There will be no backing down by Democratic Labour Party (DLP) president Verla DePeiza in the face of a direct challenge for leadership from Anglican priest Guy Hewitt.
Hewitt, a former High Commissioner to the United Kingdom on Wednesday signalled his intention to challenge DePeiza, less than two weeks after declaring he had no intention of “standing against her”.
The move has so far been given the thumbs down from political pundits including political scientist Peter Wickham, who dismissed Hewitt as a political lightweight.
In an interview hours after the announcement, DePeiza described the Reverend’s change of heart as par for the course in politics, adding that as a member of the party, he is free to run.
“I didn’t back down last year against a stalwart of the party who had a strong record of strong representation in the party and I prevailed. There is no reason why I should back down now. None. As a matter of fact, they are the ones challenging me, not the other way around. I am ready for the challenge,” DePeiza told Barbados TODAY.
While expressing confidence in her base, the attorney-at-law remained confident that her current leadership of the party could withstand the highest level of scrutiny.
In his brief statement, Hewitt declared that his decision was based on calls from persons “both inside and outside the party” and promised to fully outline his plan on his return to Barbados next week.
“We need to renew confidence in the party of the Right Excellent Errol Walton Barrow and we need to restore democracy, social cohesion and sound economic footing going forward,” the clergyman contended.
Wickham meanwhile declared that Hewitt, a member of the DLP’s “old guard” had done little over the years to instil confidence in his ability to lead in elective politics.
And, the pollster struggled to come up with a constituency in which the reverend might stand a reasonable chance of success.
“I don’t think that Verla will have any challenge setting that to rest. I think it’s great that he is interested in the DLP and the DLP is able to attract talent like that, but I don’t think that he is their messiah,” Wickham suggested.
“When all is said and done, he has to identify a winnable constituency. Maybe he will run in St John, but I don’t know if he would fare any better in St John than the current candidate that has been identified would.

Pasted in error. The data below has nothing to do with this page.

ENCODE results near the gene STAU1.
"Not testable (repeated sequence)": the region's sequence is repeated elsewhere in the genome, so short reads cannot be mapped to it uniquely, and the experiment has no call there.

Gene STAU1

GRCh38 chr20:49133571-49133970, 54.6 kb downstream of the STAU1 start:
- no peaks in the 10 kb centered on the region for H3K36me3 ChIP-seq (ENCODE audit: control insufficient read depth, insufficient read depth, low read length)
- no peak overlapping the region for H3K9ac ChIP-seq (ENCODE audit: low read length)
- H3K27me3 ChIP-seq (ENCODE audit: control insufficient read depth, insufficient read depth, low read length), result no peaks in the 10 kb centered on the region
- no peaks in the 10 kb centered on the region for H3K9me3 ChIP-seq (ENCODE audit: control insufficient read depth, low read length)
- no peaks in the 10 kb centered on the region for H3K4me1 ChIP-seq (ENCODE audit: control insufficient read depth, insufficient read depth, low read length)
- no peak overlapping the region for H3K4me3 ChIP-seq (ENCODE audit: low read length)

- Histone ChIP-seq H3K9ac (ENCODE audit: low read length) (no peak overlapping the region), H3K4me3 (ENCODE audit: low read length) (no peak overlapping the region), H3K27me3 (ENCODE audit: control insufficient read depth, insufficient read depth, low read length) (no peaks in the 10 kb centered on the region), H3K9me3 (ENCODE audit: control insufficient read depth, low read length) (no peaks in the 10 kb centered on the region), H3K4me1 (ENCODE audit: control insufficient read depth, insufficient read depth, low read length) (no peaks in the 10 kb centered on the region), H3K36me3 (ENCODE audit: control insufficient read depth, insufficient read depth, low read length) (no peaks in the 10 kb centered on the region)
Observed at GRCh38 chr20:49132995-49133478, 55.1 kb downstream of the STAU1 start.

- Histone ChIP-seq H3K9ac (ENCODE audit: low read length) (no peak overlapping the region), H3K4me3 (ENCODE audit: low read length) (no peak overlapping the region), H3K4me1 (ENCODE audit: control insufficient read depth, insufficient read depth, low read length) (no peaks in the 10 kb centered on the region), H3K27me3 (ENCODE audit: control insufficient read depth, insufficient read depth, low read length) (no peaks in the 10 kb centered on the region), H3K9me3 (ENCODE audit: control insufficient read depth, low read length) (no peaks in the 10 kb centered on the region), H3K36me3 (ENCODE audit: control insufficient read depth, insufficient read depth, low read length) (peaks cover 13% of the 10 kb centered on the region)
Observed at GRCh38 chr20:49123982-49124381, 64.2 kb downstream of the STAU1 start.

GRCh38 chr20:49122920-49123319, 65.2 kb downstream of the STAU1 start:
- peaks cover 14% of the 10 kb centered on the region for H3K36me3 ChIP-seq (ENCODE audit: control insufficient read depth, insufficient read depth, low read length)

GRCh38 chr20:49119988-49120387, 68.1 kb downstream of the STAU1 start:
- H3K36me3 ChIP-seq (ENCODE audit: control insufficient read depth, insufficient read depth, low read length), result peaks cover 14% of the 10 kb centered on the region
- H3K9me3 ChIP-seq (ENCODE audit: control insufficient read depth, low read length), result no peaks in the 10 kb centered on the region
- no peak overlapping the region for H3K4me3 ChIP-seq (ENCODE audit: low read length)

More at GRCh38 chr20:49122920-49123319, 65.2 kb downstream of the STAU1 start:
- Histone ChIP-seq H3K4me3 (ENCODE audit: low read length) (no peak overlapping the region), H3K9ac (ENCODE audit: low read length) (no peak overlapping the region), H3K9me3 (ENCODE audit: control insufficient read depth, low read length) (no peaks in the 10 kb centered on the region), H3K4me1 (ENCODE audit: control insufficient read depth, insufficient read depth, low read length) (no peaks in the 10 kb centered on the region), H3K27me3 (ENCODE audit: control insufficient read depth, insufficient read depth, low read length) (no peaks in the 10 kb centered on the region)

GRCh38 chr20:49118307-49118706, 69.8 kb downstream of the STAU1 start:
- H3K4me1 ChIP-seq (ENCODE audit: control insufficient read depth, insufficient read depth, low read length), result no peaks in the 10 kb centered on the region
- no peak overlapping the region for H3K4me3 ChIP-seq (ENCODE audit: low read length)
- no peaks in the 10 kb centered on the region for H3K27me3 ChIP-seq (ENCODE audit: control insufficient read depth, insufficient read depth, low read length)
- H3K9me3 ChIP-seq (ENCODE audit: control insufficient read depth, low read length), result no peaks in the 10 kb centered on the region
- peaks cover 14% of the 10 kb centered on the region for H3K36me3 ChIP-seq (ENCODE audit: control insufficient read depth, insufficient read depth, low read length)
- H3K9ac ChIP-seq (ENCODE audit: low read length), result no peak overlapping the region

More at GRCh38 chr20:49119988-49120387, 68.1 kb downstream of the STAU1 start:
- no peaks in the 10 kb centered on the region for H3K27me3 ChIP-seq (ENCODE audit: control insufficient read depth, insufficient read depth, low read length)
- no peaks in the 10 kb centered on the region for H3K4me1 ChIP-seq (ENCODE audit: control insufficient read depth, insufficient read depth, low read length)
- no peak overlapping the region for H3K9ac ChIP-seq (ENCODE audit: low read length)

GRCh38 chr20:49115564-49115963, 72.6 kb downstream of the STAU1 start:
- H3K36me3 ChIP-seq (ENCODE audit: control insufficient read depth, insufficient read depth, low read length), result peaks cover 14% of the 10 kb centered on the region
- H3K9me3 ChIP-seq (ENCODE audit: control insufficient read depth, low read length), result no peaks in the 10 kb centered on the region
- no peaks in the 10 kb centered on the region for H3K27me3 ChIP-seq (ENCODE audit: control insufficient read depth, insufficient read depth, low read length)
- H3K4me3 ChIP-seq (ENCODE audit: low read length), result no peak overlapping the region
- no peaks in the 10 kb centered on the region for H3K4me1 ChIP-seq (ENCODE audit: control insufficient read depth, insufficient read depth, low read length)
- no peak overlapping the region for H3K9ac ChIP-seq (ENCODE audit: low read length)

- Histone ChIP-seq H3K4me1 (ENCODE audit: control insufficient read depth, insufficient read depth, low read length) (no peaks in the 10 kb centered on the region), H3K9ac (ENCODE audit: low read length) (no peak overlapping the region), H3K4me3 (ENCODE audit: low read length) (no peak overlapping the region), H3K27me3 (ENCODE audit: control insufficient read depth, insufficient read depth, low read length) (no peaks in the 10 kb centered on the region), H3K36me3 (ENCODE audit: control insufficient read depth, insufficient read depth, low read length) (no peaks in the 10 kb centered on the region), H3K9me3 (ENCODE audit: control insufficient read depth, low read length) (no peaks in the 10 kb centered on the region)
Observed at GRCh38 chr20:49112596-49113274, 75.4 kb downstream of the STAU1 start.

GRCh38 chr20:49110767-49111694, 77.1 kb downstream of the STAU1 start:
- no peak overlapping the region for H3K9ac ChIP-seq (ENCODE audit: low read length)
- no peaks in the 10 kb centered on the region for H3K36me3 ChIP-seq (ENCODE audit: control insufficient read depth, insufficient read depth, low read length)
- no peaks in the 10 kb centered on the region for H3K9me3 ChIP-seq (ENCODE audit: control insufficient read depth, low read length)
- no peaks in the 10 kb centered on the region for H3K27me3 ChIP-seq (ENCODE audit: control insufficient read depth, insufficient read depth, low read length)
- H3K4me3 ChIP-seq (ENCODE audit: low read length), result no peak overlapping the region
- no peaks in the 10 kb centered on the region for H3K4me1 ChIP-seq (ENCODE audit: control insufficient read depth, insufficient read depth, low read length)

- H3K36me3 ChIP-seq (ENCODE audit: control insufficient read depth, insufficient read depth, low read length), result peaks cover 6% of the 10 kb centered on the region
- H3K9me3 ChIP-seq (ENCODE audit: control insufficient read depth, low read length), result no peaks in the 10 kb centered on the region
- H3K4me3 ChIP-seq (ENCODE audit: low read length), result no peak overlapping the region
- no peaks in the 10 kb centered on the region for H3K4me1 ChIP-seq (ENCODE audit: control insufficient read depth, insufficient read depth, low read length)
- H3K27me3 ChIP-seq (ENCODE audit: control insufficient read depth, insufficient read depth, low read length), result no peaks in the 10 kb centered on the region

“I love the individual, I think he is a fantastic individual, but if I am to do my job objectively, I am struggling to understand how he becomes the answer to Mia Mottley and I don’t think there is anything in the resumé to suggest that he is,” the pollster added.
While lauding his contributions at the University of Cambridge and the Commonwealth Secretariat, Wickham suggested that Hewitt’s work in response to the Windrush scandal in England, may well have been overstated.
“The reality is that when you are struggling as a political organisation, you will have many of these moments when you are looking for the messiah and almost every time you see the green light, you think that this is the messiah and I think that this is another one of those instances in which the Democratic Labour Party is struggling now for relevance and hoping for someone to lead them into the Promised Land,” Wickham continued.
Meanwhile, David Bowen, who endorsed DePeiza as the candidate for St Lucy, noted that while the developments were indicative of a thriving democracy, the timing of the challenge was “unfortunate”.
Bowen noted that in the midst of social and economic uncertainty, Barbadians needed stability.
“This country needs a stable, united Democratic Labour Party. The elections will be held within the next four to six months. I, therefore, say to the DLP, hold firm,” said Bowen, the former campaign manager for St Lucy MP Peter Phillips.
“You have a leader that has a solid foundation in the constituency of St. Lucy. She is exactly what St. Lucy needs and she is precisely what the DLP needs. With her, you can mark your first win in the winners’ column,” Bowen urged.